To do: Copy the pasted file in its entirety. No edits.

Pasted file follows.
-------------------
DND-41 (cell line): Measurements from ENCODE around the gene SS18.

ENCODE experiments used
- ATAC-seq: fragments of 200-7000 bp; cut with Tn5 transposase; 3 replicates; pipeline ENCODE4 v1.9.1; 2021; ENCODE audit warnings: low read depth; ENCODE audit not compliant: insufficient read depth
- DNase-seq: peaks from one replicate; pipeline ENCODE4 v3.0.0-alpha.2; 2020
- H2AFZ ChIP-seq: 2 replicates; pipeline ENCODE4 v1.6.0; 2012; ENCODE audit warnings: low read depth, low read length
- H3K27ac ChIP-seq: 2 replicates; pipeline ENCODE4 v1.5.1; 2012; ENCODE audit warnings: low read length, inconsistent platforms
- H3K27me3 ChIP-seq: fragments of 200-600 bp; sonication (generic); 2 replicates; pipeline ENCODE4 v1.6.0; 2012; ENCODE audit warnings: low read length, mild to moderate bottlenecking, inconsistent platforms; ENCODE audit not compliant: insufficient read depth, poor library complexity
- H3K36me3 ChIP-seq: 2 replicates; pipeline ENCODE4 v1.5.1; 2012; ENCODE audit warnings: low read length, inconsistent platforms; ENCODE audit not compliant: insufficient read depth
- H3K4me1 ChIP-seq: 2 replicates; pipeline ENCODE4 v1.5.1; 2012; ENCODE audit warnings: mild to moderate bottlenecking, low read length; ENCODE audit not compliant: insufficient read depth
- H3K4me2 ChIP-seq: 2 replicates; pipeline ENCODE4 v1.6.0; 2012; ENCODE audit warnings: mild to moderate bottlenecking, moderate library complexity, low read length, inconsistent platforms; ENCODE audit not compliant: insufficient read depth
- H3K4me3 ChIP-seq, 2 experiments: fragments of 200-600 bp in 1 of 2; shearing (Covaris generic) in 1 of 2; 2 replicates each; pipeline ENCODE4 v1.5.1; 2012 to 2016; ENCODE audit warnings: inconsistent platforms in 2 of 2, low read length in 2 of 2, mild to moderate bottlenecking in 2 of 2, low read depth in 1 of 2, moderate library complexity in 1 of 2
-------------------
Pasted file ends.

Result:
DND-41 (cell line): Measurements from ENCODE around the gene SS18.

ENCODE experiments used
- ATAC-seq: fragments of 200-7000 bp; cut with Tn5 transposase; 3 replicates; pipeline ENCODE4 v1.9.1; 2021; ENCODE audit warnings: low read depth; ENCODE audit not compliant: insufficient read depth
- DNase-seq: peaks from one replicate; pipeline ENCODE4 v3.0.0-alpha.2; 2020
- H2AFZ ChIP-seq: 2 replicates; pipeline ENCODE4 v1.6.0; 2012; ENCODE audit warnings: low read depth, low read length
- H3K27ac ChIP-seq: 2 replicates; pipeline ENCODE4 v1.5.1; 2012; ENCODE audit warnings: low read length, inconsistent platforms
- H3K27me3 ChIP-seq: fragments of 200-600 bp; sonication (generic); 2 replicates; pipeline ENCODE4 v1.6.0; 2012; ENCODE audit warnings: low read length, mild to moderate bottlenecking, inconsistent platforms; ENCODE audit not compliant: insufficient read depth, poor library complexity
- H3K36me3 ChIP-seq: 2 replicates; pipeline ENCODE4 v1.5.1; 2012; ENCODE audit warnings: low read length, inconsistent platforms; ENCODE audit not compliant: insufficient read depth
- H3K4me1 ChIP-seq: 2 replicates; pipeline ENCODE4 v1.5.1; 2012; ENCODE audit warnings: mild to moderate bottlenecking, low read length; ENCODE audit not compliant: insufficient read depth
- H3K4me2 ChIP-seq: 2 replicates; pipeline ENCODE4 v1.6.0; 2012; ENCODE audit warnings: mild to moderate bottlenecking, moderate library complexity, low read length, inconsistent platforms; ENCODE audit not compliant: insufficient read depth
- H3K4me3 ChIP-seq, 2 experiments: fragments of 200-600 bp in 1 of 2; shearing (Covaris generic) in 1 of 2; 2 replicates each; pipeline ENCODE4 v1.5.1; 2012 to 2016; ENCODE audit warnings: inconsistent platforms in 2 of 2, low read length in 2 of 2, mild to moderate bottlenecking in 2 of 2, low read depth in 1 of 2, moderate library complexity in 1 of 2